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I create my favorite photographs when I abide by two related precepts. One is that, although photographs don't all have to be simple, they should all be as simple as possible. The other is that I should be steering the viewer's eye towards what matters, and away from what doesn't, at every opportunity.
These aren't "rules." If there are any rules, I'm not qualified to articulate them. I'm no expert—I'm an amateur who's still trying to figure out how to take good photographs. I find these notions helpful, though, and some of you may as well.
Whether consciously or not, we all try to eliminate unnecessary detail in our images, at least to some extent. Here's a situation: if we're taking a portrait of a loved one outdoors, we'll fill most of the viewfinder with the loved one to exclude extraneous distractions. Most of us will also opt for a shallow depth of field to eliminate irrelevant background detail.
Opportunities for eliminating unnecessary detail extend far beyond framing the shot and choosing a depth of field. They arise at every step of taking and processing a photograph.
Simplifying an image can begin with the choice of subject matter and conditions. Expanses of snow, water and sky all tend to simplify a shot. The same is true of fog, mist and low light. The following image makes use of a couple of these simplifiers.
The foreground was simpler and less distracting when covered with snow than it was when bare. There was a bit of low mist that obscured some of the irrelevant background, which included some buildings that would have been very distracting. The resulting photograph is fairly simple and steers the eye towards what I liked in the scene.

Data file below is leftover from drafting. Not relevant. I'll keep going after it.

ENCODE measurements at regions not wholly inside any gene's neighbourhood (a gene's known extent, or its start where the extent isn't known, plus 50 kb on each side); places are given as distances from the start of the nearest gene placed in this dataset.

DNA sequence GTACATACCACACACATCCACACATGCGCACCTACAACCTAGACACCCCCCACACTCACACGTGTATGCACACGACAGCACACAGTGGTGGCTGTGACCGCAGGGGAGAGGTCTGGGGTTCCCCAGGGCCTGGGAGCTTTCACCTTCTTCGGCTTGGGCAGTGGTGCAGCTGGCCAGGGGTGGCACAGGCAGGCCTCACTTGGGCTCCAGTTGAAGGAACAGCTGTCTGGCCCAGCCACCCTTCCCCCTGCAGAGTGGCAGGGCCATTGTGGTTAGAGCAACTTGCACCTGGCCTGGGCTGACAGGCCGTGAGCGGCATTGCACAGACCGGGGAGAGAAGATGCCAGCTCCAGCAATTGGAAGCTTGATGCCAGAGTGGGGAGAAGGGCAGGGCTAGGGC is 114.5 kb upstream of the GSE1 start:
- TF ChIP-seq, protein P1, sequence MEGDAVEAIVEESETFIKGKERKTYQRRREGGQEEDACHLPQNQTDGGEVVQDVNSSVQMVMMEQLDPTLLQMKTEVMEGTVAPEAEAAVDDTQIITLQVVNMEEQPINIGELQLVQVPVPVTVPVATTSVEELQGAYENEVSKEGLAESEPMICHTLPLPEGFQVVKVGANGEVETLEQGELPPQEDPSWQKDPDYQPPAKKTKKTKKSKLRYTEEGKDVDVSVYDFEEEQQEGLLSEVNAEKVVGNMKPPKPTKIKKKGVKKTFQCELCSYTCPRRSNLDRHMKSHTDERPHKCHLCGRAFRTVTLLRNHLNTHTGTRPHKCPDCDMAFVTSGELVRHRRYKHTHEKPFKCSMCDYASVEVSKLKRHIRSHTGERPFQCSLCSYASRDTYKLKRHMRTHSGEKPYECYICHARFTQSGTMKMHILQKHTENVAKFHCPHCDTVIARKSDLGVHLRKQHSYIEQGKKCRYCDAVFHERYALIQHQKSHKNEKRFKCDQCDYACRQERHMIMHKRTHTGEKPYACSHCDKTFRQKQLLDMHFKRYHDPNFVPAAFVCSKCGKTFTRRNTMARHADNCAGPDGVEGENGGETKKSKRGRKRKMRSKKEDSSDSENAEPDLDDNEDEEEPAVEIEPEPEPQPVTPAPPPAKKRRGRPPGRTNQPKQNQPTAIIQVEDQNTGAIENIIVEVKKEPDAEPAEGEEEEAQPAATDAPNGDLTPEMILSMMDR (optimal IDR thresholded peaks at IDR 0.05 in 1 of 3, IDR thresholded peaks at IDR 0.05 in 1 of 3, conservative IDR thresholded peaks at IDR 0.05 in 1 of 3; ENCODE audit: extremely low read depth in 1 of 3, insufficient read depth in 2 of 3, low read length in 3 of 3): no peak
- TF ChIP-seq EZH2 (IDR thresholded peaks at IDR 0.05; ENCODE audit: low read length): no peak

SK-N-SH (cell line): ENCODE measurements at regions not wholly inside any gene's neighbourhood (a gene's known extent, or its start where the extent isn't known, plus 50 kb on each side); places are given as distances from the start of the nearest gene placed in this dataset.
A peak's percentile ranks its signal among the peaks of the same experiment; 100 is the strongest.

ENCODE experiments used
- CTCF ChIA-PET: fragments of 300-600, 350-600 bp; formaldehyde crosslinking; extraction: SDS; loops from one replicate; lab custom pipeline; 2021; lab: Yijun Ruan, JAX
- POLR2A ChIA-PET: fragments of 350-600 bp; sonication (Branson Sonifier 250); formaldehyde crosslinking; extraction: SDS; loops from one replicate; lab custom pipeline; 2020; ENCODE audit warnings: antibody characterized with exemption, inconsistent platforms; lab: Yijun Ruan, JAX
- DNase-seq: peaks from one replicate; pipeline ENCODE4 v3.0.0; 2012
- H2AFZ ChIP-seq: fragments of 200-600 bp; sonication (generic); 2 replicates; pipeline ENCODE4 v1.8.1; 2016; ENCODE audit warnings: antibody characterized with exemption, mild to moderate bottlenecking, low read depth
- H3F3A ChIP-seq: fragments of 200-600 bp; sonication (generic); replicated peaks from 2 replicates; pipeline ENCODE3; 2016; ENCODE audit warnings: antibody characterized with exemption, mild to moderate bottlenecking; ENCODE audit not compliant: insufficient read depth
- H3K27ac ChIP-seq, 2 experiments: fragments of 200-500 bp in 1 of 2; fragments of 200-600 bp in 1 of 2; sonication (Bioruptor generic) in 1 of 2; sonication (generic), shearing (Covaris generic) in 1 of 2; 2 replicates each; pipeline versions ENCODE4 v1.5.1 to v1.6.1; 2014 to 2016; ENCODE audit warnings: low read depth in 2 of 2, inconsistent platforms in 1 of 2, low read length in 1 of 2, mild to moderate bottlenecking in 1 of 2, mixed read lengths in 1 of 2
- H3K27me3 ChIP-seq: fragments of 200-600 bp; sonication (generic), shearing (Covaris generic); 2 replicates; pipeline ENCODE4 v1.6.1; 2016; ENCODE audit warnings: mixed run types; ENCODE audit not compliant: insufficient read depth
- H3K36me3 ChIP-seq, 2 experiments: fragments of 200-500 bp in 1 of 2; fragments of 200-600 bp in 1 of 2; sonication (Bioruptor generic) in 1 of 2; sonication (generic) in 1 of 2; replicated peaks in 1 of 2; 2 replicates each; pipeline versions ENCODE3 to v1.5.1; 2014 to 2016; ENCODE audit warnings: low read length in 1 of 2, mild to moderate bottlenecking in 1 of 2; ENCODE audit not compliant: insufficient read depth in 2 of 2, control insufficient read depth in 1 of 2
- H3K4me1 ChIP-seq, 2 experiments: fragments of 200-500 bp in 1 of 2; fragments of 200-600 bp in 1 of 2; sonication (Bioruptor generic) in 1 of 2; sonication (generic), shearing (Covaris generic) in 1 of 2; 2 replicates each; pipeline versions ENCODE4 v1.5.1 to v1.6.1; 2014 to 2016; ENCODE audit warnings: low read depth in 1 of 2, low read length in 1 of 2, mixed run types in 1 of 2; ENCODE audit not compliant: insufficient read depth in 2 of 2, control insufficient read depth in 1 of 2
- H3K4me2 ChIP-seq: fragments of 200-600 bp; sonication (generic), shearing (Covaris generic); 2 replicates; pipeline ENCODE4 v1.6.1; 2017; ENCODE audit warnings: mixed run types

Eliminating unnecessary detail presupposes, of course, that we've made some judgment about what's necessary and what isn't. For me, that judgment comes from asking:
- What drew my eye to the scene?
- What is it about the scene that makes the photograph worth taking?
We all make such judgments when we point a camera towards one thing and not another. In my experience, the more consciously and deliberately the judgment is made, the better the resulting photograph is likely to be. In the scene that prompted the previous photograph, what first caught my eye was the tree. The next thing I noticed was the mountainous ridge. The shadows on the snow in the foreground were in third place for drawing my attention. These were the elements that mattered. I was quite conscious of all this when I composed and took the shot.